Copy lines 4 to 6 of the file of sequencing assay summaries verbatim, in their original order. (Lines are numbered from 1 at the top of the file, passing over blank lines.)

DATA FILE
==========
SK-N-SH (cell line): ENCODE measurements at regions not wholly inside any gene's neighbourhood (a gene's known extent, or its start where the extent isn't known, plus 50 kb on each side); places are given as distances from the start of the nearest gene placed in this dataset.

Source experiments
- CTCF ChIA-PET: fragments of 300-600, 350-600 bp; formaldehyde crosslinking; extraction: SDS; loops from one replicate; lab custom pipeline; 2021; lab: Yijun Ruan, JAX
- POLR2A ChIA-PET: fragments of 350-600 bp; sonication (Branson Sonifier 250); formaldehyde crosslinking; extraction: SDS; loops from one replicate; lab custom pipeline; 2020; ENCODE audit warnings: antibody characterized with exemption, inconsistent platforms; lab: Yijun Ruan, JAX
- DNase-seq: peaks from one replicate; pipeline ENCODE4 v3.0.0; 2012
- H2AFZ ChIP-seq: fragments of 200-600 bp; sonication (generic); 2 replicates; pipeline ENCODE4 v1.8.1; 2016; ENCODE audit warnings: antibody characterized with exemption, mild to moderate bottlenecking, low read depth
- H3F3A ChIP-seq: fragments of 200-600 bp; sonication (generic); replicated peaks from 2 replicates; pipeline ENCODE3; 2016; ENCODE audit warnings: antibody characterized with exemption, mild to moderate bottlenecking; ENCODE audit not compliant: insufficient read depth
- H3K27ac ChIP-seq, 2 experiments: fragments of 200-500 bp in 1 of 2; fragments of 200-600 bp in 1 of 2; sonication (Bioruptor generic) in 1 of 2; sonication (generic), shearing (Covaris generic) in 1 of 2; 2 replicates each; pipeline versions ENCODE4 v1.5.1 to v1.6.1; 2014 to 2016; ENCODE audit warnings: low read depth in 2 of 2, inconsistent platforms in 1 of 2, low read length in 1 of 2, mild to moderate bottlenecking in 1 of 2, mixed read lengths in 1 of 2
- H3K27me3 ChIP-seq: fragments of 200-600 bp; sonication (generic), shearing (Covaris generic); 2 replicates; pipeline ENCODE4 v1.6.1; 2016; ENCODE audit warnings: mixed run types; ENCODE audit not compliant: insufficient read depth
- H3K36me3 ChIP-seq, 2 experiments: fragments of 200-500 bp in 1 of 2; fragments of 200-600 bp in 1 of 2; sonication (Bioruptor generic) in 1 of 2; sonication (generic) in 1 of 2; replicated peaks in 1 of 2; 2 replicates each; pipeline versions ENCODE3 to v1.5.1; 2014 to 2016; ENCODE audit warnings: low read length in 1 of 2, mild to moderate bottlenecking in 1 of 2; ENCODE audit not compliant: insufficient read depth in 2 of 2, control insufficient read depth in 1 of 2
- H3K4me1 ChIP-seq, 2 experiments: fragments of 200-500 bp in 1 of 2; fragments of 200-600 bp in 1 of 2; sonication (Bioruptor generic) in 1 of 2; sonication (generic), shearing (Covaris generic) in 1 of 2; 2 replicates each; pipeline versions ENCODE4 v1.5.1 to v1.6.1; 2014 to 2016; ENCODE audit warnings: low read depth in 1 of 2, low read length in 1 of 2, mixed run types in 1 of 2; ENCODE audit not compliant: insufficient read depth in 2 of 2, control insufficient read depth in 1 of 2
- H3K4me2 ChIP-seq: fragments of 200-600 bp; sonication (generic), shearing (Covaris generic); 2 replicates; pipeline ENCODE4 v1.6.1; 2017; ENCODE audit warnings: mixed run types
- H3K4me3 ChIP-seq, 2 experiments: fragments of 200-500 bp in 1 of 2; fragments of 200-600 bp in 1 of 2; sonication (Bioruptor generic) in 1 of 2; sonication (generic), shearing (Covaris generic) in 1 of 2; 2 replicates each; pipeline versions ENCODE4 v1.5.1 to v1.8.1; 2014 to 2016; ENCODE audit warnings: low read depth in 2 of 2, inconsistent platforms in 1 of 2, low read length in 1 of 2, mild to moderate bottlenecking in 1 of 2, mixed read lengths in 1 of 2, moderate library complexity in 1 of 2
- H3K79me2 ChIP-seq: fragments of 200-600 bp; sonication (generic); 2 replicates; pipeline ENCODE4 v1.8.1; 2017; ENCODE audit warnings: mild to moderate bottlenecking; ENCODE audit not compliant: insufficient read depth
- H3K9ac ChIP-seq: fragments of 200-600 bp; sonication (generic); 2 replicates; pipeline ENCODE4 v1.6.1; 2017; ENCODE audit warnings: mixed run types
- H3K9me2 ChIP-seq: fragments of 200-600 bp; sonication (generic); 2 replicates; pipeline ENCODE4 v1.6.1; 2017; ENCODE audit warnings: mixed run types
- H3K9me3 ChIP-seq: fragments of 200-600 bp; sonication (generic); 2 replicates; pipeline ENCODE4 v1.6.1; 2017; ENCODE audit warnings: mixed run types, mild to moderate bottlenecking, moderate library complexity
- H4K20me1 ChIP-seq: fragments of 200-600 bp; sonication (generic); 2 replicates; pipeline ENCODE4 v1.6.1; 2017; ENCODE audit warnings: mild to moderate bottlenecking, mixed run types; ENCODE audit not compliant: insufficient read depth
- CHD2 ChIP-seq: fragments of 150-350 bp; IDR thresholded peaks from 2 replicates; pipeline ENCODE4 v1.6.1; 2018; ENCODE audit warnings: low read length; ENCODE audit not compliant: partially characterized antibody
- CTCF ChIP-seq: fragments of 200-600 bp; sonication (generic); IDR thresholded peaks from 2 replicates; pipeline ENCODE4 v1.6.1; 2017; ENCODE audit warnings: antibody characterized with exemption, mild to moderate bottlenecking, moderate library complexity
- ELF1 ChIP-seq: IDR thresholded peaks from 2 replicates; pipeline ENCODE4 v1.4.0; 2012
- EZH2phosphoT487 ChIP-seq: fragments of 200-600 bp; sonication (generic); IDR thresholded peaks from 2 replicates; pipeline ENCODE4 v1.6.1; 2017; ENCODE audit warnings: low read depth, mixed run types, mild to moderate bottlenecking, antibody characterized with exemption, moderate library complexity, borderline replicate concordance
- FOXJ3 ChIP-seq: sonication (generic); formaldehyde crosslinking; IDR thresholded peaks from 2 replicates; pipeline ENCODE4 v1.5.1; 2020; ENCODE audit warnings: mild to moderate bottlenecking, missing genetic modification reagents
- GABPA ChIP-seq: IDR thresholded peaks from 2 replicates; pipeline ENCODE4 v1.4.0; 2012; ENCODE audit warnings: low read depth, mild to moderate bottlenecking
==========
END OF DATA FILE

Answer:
- POLR2A ChIA-PET: fragments of 350-600 bp; sonication (Branson Sonifier 250); formaldehyde crosslinking; extraction: SDS; loops from one replicate; lab custom pipeline; 2020; ENCODE audit warnings: antibody characterized with exemption, inconsistent platforms; lab: Yijun Ruan, JAX
- DNase-seq: peaks from one replicate; pipeline ENCODE4 v3.0.0; 2012
- H2AFZ ChIP-seq: fragments of 200-600 bp; sonication (generic); 2 replicates; pipeline ENCODE4 v1.8.1; 2016; ENCODE audit warnings: antibody characterized with exemption, mild to moderate bottlenecking, low read depth